Is the Fear of Needles Keeping You from Better Blood Sugars?

One of the worst-behaved moments of my life was when I went to get my kindergarten shots.  I had a terrible fear of needles.  When my parents took me to get the shots, I pitched a big fit, and the nurse offered me a coupon for McDonald’s fries afterward to make up for the insult and the injury.  

Instead of thanking her for protecting me from a half-dozen deadly diseases and giving me free fries, I threw the coupon right back at her and yelled, “I don’t want your French fries!”  I had my principles, and no amount of deep-fried potatoes could convince me that needles were a good idea.

How I overcame my own fear of needles

Fast forward 25 years, when I took a job as a diabetes educator.  I had to teach people how to give themselves shots.  Yikes!  First, I had to teach myself how to do it, and I really didn’t want to.  Practicing on an orange was just fine, but when it came to injecting into my own skin, I felt nauseous.

I drew up the saline solution (that’s what I practiced with since I don’t have diabetes)  and I aimed the needle towards my abdomen.  And I couldn’t do it.  And I tried again.  This went on for a good twenty minutes while I worked up my nerve.  Finally, I put the needle into my skin, and I felt almost nothing.  

All that worry and sweating and nausea and fear for nothing.  I knew logically that insulin needles are very thin, but I didn’t know that I wouldn’t even feel the needle going in.  I was all worked up for a big nothing.

How fear of needles affects people with diabetes

This week, I had a client in my office who may need insulin soon.  Her fear of needles is so strong that she started to cry at the thought of having to inject herself with insulin.  She said she’d “rather die” than have to self-inject.  That’s a very serious fear of needles.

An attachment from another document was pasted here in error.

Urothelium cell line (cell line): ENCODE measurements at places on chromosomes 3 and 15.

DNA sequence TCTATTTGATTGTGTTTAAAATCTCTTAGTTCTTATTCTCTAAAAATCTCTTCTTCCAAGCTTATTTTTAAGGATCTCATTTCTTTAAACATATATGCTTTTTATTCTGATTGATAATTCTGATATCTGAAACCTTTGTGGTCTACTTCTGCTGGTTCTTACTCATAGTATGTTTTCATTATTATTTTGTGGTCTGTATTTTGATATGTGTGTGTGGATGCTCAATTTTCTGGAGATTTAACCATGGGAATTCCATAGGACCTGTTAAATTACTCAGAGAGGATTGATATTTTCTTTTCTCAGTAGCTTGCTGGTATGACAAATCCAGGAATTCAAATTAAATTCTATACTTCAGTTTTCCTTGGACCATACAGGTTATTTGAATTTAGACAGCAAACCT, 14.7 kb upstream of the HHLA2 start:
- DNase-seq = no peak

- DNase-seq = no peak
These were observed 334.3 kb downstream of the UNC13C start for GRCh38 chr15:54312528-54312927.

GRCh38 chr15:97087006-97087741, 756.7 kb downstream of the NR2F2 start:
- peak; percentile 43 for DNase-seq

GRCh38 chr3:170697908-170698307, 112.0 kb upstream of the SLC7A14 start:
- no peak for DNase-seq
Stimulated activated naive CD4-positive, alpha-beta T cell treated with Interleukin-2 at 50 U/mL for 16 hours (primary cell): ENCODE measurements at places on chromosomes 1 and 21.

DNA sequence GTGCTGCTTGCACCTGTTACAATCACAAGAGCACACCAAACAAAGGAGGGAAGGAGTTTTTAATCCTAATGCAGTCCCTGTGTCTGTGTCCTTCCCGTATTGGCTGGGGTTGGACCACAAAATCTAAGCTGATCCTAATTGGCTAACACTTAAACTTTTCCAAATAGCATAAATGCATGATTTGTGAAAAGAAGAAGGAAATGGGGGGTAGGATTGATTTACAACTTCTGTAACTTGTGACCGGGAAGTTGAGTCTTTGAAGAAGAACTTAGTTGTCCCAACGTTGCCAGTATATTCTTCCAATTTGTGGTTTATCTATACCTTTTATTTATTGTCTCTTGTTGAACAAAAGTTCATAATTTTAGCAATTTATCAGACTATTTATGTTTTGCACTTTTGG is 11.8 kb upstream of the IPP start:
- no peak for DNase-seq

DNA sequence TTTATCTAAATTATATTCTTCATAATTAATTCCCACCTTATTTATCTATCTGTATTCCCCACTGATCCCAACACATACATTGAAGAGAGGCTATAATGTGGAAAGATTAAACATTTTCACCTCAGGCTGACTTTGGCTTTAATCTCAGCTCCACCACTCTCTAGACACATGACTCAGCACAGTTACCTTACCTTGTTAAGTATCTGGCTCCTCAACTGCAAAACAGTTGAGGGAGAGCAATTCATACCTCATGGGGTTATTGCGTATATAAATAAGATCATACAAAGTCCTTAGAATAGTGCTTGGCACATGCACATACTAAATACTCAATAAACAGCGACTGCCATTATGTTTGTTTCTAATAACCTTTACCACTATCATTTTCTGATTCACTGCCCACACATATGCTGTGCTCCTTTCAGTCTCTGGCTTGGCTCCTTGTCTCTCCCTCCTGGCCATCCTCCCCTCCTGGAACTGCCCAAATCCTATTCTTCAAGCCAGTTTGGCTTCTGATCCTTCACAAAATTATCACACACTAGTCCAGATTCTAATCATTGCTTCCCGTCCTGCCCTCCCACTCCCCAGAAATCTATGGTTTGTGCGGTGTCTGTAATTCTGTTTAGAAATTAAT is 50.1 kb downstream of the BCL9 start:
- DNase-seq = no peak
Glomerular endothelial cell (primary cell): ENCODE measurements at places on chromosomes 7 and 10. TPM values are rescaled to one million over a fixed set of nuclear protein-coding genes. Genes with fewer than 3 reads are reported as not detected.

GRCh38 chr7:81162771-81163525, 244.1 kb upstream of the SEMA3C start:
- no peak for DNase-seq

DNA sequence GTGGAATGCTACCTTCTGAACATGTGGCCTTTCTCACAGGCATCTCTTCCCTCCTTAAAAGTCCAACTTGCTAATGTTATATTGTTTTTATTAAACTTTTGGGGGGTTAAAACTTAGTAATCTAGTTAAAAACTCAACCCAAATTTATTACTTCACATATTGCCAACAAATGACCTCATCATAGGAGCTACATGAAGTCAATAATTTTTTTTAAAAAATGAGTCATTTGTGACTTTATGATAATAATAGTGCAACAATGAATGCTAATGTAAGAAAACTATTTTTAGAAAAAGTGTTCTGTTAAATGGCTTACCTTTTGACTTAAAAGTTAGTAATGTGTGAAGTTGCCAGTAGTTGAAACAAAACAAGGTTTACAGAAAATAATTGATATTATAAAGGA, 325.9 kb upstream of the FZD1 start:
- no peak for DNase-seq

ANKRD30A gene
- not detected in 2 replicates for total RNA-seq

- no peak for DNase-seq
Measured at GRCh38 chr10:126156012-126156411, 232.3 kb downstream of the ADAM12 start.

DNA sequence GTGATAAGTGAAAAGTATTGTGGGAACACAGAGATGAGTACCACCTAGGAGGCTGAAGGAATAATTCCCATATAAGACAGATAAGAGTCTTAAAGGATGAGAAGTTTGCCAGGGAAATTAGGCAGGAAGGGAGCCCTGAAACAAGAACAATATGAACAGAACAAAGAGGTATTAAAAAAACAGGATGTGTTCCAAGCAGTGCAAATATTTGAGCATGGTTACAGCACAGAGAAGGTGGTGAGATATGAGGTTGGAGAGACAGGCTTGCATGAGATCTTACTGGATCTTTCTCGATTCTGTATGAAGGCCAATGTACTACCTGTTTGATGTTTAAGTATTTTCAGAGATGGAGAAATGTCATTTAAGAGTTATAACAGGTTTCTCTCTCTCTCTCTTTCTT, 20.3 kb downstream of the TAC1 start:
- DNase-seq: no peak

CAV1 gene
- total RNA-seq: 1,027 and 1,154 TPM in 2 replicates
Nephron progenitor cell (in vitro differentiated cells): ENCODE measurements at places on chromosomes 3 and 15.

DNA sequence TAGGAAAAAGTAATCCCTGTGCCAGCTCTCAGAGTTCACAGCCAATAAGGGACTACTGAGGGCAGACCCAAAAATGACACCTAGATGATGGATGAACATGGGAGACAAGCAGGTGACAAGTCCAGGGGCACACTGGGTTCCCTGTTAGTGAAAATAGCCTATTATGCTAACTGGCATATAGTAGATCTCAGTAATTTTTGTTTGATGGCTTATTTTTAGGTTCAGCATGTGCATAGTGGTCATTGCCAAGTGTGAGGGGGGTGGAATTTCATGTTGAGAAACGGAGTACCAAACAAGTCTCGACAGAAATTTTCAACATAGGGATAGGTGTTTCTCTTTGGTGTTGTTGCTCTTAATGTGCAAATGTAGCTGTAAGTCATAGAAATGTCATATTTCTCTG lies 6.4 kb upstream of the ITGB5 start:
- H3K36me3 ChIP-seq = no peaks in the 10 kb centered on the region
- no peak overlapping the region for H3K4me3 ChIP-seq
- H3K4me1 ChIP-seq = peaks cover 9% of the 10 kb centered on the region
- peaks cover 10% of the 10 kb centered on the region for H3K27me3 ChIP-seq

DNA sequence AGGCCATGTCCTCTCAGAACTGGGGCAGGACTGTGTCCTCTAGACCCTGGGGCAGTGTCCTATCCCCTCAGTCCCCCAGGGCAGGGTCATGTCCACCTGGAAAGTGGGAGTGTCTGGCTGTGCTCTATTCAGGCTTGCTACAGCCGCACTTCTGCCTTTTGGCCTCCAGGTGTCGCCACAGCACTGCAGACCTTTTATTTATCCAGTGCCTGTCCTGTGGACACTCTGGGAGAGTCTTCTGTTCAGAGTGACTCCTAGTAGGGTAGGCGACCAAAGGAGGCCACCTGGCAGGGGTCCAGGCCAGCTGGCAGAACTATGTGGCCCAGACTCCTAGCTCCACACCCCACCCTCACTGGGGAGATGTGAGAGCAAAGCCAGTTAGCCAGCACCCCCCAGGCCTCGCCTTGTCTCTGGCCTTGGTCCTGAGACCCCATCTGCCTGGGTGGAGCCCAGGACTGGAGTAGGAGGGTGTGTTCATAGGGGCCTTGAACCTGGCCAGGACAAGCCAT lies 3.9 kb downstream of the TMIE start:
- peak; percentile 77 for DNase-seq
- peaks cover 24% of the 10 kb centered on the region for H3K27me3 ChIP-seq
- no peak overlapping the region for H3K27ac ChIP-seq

What I told my client this week, and what I’m telling you right now, is that I’m 100% sure that your fear of needles is so much bigger than the pain you’ll feel if you actually end up needing to use them to inject insulin.  

If you have type 2 diabetes, you may never need to inject insulin, and I hope you don’t.  But if you do need to use insulin, I hope you don’t let your fear of needles keep you from using medication that could prevent blindness, kidney disease, and loss of limb.  I hope you don’t let your fear of needles cost you your life.

If your doctor tells you that you need insulin, take a deep breath, take the shots, and by all means, take the coupon. 🙂

Julie Cunningham is a Registered Dietitian and Certified Diabetes Care & Education Specialist. She believes food is the foundation of good health, and that our culture of obsession about body size is damaging to health, happiness, and productivity in far too many people. When not talking or writing about food and health, she can be found in the the mountains of western NC, where she lives with her family and four legged friends.

Julie Cunningham

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